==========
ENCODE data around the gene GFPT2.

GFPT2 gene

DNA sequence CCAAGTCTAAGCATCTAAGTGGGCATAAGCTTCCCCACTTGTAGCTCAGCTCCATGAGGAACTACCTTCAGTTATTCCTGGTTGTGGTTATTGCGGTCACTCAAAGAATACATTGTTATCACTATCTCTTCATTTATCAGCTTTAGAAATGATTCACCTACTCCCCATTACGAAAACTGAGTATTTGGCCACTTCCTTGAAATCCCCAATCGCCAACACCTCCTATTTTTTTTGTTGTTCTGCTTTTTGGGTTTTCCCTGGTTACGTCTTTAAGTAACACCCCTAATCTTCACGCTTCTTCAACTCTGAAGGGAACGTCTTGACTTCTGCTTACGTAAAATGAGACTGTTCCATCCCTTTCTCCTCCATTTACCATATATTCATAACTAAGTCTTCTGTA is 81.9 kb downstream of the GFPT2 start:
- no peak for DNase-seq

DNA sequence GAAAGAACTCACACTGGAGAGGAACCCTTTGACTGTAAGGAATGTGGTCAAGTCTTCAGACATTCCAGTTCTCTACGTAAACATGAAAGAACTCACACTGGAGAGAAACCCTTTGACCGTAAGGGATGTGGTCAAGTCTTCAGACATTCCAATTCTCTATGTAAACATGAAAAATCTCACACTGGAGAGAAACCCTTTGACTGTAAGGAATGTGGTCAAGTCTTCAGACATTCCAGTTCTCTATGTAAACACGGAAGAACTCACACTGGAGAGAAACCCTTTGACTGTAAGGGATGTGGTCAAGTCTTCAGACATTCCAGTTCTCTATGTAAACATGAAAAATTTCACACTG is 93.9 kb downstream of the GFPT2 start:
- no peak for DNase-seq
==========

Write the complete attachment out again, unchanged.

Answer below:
ENCODE data around the gene GFPT2.

GFPT2 gene

DNA sequence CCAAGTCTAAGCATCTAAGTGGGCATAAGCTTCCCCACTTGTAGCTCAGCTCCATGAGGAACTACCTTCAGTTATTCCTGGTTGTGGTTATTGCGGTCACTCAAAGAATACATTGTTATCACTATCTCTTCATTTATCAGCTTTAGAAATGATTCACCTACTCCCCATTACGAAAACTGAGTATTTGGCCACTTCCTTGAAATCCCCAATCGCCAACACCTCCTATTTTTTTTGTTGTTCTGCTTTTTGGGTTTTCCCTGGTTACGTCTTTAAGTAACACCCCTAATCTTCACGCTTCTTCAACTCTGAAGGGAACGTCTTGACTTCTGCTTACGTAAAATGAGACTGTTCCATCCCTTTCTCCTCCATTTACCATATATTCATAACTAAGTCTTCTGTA is 81.9 kb downstream of the GFPT2 start:
- no peak for DNase-seq

DNA sequence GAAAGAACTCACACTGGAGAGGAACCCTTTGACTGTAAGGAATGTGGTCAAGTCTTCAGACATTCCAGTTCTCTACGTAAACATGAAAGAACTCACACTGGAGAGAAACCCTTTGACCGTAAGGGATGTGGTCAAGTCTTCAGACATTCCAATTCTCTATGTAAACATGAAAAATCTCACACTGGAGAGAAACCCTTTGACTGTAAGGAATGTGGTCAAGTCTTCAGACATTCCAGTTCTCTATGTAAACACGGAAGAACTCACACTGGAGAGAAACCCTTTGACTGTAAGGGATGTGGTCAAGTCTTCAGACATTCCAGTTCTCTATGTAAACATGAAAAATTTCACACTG is 93.9 kb downstream of the GFPT2 start:
- no peak for DNase-seq